Debt Ceiling 2013: Cutting MedicareWould Balance Budget More Than Raising Medicare Eligibility
President Barack Obama’s fifth State of the Union address will be given on February 12, and there is little doubt that one of the key issues that he will frame is the upcoming debate on the debt ceiling.
The president will certainly insist that we need to reduce the deficit while keeping Medicare, Social Security, and Medicaid – programs that keep millions of low-income Americans stable – from major cuts.
Republicans, however, are set to propose their own vision for the future of the country, led by congressional Republican and deficit-reduction stalwart Paul Ryan (Wisc.), who is still proposing major reductions to the Medicare budget.
There’s a lot of troubling aspects to Ryan’s proposal, not least of all the “incredibly large cuts to education, health care, job training, national parks, funding for fire fighters and police” he thinks will solve the deficit.
But one of the more alarming segments to his proposal is a decision to offload the federal government’s obligation to seniors via the Medicare program. Ryan and other conservative politicians and lobbying groups want to raise the Medicare eligibility age to 67 over the coming decades, supposedly because it would save the country a great deal of money.
Raising that age would save the federal government approximately $5.7 billion a year – $50.7 billion over the course of 10 years. And raising the Medicare eligibility age would result in increased costs to the healthcare system at large, due to the two-year gap that would emerge between retirement and government-sponsored access to health care services.
As Wendell Potter observes, the Kaiser Family Foundation concluded that retirees would pay approximately $2,200 more in health care during that two-year period than they would under coverage by Medicare. Meanwhile, pushing those people back into the private insurance market would raise premiums for the health market at large. Additionally, raising that age would push more people to seek qualified subsidies under the Affordable Care Act – money that will go straight to insurance companies, rather than health care providers.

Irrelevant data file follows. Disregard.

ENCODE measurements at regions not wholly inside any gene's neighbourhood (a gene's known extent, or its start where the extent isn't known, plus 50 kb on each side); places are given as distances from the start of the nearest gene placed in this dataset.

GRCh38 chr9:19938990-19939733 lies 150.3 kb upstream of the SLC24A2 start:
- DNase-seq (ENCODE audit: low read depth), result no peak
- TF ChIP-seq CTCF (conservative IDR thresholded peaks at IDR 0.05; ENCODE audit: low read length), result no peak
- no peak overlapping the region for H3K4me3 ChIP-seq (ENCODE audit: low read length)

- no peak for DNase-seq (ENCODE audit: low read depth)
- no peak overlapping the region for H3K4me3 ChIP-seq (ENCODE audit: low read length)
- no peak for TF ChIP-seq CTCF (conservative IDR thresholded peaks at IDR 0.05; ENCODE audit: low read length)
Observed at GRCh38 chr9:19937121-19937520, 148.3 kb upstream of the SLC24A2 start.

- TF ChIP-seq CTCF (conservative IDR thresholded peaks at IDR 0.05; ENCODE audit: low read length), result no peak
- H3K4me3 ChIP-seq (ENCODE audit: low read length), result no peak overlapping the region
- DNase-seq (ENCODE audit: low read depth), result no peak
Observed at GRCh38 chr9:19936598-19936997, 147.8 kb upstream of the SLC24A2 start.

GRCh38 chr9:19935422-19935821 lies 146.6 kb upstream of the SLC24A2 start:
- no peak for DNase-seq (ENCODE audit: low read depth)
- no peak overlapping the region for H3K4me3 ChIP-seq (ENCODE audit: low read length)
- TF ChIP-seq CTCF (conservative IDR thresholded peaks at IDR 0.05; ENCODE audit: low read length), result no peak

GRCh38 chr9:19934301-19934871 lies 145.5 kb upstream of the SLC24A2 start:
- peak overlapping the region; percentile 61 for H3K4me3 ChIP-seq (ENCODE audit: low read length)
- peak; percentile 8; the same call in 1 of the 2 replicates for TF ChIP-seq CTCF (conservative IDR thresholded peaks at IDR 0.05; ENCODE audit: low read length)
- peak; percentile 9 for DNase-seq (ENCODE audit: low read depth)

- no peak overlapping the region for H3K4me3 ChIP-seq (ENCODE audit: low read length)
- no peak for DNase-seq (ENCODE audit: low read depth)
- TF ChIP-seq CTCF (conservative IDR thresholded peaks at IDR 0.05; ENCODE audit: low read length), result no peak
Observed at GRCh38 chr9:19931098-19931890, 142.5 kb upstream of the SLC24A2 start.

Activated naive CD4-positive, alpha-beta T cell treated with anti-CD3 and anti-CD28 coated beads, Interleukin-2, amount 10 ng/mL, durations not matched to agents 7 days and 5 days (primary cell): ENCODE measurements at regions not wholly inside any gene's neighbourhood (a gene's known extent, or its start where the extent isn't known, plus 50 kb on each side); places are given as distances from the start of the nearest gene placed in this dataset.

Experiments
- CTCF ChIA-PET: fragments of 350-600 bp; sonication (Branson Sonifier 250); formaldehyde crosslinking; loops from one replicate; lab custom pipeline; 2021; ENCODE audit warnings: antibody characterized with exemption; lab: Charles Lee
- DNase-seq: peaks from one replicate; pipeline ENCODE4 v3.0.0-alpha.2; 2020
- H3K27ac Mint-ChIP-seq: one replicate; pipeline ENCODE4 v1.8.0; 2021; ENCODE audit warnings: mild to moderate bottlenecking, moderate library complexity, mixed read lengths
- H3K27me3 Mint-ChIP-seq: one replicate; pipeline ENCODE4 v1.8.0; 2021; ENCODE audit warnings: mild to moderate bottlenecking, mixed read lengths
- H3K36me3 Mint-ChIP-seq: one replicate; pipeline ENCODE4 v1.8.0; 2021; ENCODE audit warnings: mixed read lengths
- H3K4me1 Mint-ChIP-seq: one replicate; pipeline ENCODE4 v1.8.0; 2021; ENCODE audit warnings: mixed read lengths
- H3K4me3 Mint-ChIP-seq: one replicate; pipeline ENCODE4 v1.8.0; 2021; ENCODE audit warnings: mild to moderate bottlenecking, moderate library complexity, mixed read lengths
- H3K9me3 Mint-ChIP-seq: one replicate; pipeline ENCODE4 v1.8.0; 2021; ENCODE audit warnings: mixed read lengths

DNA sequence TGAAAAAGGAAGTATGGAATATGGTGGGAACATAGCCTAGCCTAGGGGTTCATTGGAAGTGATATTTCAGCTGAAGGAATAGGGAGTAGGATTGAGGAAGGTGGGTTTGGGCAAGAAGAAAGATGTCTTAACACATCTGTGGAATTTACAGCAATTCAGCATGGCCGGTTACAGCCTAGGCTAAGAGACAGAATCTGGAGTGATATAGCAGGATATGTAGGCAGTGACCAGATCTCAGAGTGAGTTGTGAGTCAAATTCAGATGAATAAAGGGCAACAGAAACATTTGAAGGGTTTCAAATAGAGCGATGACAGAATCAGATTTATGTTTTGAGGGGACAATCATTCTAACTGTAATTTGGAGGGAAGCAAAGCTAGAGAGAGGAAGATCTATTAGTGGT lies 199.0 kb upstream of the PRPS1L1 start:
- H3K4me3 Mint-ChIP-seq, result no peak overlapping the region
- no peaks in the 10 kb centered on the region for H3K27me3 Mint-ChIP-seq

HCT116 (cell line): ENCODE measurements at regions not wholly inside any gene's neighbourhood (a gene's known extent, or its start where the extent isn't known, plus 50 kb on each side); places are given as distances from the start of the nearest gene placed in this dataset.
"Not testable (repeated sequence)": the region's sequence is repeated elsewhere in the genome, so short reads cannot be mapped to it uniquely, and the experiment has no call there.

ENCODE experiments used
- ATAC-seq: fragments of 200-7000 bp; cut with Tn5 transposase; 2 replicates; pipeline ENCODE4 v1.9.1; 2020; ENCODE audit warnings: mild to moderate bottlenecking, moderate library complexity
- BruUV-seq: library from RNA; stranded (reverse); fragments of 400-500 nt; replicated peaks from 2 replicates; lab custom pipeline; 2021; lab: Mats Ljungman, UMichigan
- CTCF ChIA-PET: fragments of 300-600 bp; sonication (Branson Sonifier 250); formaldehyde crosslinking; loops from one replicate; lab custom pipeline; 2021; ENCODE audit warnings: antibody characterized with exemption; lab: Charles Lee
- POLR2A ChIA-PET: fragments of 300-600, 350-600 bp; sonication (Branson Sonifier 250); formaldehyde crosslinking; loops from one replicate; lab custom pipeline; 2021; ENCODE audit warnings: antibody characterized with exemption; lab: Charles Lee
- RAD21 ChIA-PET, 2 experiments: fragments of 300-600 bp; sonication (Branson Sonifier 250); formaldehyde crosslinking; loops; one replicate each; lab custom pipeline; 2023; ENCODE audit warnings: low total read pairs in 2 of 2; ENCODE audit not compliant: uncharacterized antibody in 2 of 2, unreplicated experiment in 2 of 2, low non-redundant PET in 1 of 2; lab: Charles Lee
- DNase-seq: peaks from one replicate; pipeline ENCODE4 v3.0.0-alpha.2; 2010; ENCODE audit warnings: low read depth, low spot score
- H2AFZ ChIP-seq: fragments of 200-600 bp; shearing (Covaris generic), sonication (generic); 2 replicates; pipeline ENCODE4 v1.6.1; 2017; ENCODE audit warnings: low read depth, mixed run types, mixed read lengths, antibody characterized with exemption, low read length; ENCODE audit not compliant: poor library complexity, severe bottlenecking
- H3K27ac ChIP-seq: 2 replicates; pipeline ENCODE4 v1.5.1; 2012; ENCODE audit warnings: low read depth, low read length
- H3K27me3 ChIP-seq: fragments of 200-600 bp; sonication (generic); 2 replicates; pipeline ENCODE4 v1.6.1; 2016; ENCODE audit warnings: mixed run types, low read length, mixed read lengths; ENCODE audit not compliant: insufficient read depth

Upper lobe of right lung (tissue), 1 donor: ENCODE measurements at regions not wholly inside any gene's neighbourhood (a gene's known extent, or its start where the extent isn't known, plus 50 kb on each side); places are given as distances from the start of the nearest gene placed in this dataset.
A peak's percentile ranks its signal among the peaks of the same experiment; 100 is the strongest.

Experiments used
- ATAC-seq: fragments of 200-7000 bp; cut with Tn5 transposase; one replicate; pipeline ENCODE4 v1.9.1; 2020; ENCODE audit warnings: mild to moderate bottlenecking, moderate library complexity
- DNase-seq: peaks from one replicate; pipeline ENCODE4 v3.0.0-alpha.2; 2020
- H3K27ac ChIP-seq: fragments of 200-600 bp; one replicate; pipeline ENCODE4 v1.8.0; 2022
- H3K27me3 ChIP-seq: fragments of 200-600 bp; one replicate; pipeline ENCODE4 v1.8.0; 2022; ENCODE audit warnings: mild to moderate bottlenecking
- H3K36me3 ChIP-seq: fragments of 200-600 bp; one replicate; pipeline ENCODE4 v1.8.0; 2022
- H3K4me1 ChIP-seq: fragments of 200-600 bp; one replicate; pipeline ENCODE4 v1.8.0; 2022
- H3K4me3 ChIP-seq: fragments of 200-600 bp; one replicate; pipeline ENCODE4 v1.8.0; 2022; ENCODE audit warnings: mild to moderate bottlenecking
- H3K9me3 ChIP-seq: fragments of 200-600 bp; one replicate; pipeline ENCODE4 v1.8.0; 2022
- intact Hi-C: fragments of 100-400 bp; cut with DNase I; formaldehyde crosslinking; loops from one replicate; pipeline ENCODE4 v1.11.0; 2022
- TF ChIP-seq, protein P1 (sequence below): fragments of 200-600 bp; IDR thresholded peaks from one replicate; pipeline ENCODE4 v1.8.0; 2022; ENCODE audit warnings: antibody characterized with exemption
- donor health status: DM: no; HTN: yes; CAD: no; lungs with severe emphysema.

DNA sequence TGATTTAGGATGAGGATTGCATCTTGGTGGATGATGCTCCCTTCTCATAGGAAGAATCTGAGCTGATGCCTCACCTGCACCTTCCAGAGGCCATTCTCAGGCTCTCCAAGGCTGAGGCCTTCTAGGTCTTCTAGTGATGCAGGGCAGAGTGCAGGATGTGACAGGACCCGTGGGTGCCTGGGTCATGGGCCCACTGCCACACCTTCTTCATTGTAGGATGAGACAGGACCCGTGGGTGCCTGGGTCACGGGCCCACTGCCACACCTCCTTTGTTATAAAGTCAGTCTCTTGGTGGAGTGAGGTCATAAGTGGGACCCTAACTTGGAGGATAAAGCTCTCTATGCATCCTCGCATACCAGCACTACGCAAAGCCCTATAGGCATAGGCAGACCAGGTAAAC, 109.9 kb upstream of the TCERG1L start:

Raising the Medicare eligibility age would increase costs to seniors, while saving a dubious amount of money.
But according to the Congressional Budget Office, ending corporate tax loopholes would generate $114 billion over that same time period – about twice as much as raising the Medicare age.
Ryan’s budget also planned on closing those loopholes, but the congressman repeatedly refused to outline any specific plan by which those loopholes would be closed.
The Progressive Change Campaign Committee has a proposal, however: “subject all income earned by foreign subsidiaries of U.S. corporations to U.S. tax laws by limiting or eliminating deferrals for overseas profits” – a change that would raise the aforementioned $114 billion.
If Republicans were serious about reducing the deficit, they’d be talking less about cutting Medicare – a program that saves huge amounts of money compared to private insurance – and more about tax loopholes, but apparently they’re more interested in protecting corporate profits than America’s seniors.